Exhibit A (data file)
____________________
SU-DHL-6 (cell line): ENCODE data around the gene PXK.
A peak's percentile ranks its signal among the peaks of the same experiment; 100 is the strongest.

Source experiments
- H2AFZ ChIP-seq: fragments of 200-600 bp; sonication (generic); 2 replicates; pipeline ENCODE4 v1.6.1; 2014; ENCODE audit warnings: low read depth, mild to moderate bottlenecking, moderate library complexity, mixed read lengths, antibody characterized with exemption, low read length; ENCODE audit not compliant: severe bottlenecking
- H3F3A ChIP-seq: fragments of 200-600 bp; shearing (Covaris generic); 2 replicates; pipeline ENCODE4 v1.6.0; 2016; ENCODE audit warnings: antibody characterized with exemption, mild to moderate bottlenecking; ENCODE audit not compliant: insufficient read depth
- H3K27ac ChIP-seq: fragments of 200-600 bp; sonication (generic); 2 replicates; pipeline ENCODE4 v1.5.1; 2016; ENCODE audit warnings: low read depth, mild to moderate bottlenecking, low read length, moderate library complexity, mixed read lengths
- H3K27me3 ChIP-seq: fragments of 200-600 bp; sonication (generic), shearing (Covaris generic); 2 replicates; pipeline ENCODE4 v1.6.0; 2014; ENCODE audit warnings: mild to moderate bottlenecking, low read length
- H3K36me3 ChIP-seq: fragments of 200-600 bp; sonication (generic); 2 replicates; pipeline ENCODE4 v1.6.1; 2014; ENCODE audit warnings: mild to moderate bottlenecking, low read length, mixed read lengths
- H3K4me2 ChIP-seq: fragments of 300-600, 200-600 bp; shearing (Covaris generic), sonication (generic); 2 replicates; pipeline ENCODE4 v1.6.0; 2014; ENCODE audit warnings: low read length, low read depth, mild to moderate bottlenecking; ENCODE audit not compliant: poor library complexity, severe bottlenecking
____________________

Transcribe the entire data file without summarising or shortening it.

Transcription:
SU-DHL-6 (cell line): ENCODE data around the gene PXK.
A peak's percentile ranks its signal among the peaks of the same experiment; 100 is the strongest.

Source experiments
- H2AFZ ChIP-seq: fragments of 200-600 bp; sonication (generic); 2 replicates; pipeline ENCODE4 v1.6.1; 2014; ENCODE audit warnings: low read depth, mild to moderate bottlenecking, moderate library complexity, mixed read lengths, antibody characterized with exemption, low read length; ENCODE audit not compliant: severe bottlenecking
- H3F3A ChIP-seq: fragments of 200-600 bp; shearing (Covaris generic); 2 replicates; pipeline ENCODE4 v1.6.0; 2016; ENCODE audit warnings: antibody characterized with exemption, mild to moderate bottlenecking; ENCODE audit not compliant: insufficient read depth
- H3K27ac ChIP-seq: fragments of 200-600 bp; sonication (generic); 2 replicates; pipeline ENCODE4 v1.5.1; 2016; ENCODE audit warnings: low read depth, mild to moderate bottlenecking, low read length, moderate library complexity, mixed read lengths
- H3K27me3 ChIP-seq: fragments of 200-600 bp; sonication (generic), shearing (Covaris generic); 2 replicates; pipeline ENCODE4 v1.6.0; 2014; ENCODE audit warnings: mild to moderate bottlenecking, low read length
- H3K36me3 ChIP-seq: fragments of 200-600 bp; sonication (generic); 2 replicates; pipeline ENCODE4 v1.6.1; 2014; ENCODE audit warnings: mild to moderate bottlenecking, low read length, mixed read lengths
- H3K4me2 ChIP-seq: fragments of 300-600, 200-600 bp; shearing (Covaris generic), sonication (generic); 2 replicates; pipeline ENCODE4 v1.6.0; 2014; ENCODE audit warnings: low read length, low read depth, mild to moderate bottlenecking; ENCODE audit not compliant: poor library complexity, severe bottlenecking